The 2012 presidential election was a milestone for leveraging technology in presidential politics. The campaign relied heavily on technology, but many say the Democrats tapped into the power of data analytics more effectively than Republicans did. The key to Obama’s victory was the ability to mobilize the vote and it used a lot of data. The Obama campaign developed a team of professionals who built a unique data platform that proved effective for raising money and tracking voters.
Obama’s campaign team used data to analyze voters’ registration information and online habits, and in turn developed models predicting who was most likely to vote. In addition, both campaigns utilized social media to optimize interaction. It played a prominent role in the election and the best evidence of its impact is a study which found that people are more likely to vote if they learn, via social media, that friends will vote.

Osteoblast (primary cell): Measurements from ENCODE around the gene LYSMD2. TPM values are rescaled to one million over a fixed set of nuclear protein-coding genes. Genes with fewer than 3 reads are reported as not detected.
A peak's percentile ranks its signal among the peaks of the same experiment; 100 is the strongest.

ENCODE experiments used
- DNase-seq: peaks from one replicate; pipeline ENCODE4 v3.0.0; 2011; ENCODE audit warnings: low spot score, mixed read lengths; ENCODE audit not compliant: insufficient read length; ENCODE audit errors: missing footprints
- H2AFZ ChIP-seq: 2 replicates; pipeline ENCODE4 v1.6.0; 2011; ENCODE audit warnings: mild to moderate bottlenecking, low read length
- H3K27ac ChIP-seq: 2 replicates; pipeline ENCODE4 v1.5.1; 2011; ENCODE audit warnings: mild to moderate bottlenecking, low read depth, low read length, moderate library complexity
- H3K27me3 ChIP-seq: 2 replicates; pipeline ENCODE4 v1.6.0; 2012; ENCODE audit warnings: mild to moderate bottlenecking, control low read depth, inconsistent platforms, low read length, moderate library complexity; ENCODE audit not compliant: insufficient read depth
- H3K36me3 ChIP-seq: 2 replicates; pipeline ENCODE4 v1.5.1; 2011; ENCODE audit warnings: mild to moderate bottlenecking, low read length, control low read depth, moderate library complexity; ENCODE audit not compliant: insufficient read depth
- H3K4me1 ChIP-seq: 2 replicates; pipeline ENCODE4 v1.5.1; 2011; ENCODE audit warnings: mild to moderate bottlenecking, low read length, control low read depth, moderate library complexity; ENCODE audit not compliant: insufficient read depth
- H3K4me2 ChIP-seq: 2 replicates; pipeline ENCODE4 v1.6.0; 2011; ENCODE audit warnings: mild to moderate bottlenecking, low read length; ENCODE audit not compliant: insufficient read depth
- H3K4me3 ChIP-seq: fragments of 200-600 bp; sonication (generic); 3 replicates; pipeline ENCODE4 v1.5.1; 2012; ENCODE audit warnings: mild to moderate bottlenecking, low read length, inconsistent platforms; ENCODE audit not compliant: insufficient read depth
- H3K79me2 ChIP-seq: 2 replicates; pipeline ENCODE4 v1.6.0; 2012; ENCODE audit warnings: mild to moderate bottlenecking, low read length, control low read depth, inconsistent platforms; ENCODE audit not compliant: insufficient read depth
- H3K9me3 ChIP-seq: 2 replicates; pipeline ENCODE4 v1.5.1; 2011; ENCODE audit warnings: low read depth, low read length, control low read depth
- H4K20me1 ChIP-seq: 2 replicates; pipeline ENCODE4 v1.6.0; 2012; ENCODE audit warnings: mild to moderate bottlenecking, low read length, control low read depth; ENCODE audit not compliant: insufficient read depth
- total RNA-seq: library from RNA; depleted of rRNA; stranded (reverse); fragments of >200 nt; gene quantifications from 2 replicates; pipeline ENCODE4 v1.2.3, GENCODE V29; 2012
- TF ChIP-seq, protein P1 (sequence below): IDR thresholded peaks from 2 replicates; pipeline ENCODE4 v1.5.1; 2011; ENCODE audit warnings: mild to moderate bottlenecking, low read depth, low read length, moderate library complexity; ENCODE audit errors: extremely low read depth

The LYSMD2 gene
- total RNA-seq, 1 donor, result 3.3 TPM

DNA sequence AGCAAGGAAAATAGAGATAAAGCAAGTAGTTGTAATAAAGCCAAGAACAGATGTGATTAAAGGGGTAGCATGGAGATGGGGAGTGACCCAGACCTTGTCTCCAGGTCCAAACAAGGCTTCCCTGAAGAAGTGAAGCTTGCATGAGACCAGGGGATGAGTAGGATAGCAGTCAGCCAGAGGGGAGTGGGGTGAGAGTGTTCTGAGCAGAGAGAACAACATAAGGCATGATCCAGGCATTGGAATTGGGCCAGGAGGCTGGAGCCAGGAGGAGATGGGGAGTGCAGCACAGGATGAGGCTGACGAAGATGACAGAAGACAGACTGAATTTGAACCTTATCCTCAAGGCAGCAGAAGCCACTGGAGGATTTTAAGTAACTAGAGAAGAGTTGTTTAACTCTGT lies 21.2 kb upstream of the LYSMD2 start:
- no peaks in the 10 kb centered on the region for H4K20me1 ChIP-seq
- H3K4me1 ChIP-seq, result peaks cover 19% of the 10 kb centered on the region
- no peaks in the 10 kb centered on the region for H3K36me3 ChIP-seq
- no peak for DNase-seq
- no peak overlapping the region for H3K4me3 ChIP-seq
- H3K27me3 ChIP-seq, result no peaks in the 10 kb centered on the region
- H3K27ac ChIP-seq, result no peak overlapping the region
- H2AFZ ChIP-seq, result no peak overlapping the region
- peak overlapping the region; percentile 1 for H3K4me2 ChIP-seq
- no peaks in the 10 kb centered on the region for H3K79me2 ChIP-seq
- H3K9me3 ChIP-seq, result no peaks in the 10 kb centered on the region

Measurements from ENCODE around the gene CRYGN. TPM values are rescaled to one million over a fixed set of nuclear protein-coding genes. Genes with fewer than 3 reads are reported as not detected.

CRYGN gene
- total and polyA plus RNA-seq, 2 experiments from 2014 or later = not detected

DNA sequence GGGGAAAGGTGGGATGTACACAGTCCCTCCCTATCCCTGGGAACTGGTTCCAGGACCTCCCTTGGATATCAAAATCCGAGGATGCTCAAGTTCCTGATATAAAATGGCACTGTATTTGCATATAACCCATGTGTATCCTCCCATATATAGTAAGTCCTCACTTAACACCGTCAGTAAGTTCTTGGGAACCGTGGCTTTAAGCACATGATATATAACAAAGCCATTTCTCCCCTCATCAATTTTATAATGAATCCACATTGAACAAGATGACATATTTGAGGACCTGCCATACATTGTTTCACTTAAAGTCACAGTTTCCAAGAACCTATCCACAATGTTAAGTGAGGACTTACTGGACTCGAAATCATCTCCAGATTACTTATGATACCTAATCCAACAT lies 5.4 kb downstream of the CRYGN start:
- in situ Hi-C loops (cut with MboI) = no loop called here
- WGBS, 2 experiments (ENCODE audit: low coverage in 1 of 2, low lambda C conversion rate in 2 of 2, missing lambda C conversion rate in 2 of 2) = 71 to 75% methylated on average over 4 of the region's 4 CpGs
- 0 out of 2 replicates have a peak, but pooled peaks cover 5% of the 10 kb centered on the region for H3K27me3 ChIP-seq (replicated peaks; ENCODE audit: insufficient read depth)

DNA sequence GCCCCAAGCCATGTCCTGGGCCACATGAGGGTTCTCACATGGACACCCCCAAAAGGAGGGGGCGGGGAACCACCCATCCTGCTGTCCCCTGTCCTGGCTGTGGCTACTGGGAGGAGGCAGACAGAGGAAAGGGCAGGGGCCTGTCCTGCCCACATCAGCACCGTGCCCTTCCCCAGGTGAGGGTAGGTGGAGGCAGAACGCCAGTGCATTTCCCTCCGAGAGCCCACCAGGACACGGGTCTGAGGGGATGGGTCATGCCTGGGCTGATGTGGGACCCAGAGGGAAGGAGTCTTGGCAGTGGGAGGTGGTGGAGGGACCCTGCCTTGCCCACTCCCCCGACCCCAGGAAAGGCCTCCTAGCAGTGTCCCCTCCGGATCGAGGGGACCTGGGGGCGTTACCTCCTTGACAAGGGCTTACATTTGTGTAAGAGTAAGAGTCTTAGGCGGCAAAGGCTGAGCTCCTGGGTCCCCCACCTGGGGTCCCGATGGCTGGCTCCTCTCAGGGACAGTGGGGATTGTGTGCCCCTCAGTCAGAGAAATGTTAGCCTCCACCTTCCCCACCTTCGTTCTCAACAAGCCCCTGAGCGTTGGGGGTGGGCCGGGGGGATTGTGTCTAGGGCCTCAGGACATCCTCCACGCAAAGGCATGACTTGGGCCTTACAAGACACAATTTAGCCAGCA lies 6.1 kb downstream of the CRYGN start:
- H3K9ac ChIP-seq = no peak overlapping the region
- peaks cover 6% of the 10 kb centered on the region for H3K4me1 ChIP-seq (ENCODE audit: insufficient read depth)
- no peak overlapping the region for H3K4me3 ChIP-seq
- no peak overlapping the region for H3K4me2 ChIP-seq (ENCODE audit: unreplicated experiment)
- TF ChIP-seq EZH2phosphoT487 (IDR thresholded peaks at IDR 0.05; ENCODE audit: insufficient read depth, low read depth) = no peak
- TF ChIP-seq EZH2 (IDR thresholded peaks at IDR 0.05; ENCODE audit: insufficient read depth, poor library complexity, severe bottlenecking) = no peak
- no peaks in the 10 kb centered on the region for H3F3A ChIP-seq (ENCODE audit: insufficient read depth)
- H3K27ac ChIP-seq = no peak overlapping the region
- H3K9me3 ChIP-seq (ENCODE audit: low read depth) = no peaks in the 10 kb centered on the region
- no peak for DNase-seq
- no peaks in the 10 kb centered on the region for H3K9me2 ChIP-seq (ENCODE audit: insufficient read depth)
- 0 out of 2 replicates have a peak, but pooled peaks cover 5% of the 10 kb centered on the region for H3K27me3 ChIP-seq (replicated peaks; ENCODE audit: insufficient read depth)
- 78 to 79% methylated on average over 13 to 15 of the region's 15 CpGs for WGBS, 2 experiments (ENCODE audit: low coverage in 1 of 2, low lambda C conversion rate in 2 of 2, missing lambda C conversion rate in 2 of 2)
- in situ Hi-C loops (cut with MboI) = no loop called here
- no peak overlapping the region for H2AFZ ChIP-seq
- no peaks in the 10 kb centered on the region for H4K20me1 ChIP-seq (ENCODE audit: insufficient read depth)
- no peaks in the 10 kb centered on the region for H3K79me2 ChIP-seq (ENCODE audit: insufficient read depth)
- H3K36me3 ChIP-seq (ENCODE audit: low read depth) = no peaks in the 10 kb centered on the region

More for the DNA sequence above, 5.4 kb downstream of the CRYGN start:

Just like other political campaigns, engaging with constituents matters. The Obama campaign demonstrated the ability to reach voters in multiple mediums. There’s so much opportunity with big data and our political structure. I predict a lot more of analytics and candidates learning about their voter base. When it comes to local and state elections, there’s tremendous opportunity for candidates to connect with voters and I think the current framework for civic engagement will continue to evolve in the 21st-century.
As voters, we have a civic responsibility to being engaged year-round. How will you #BeHeard?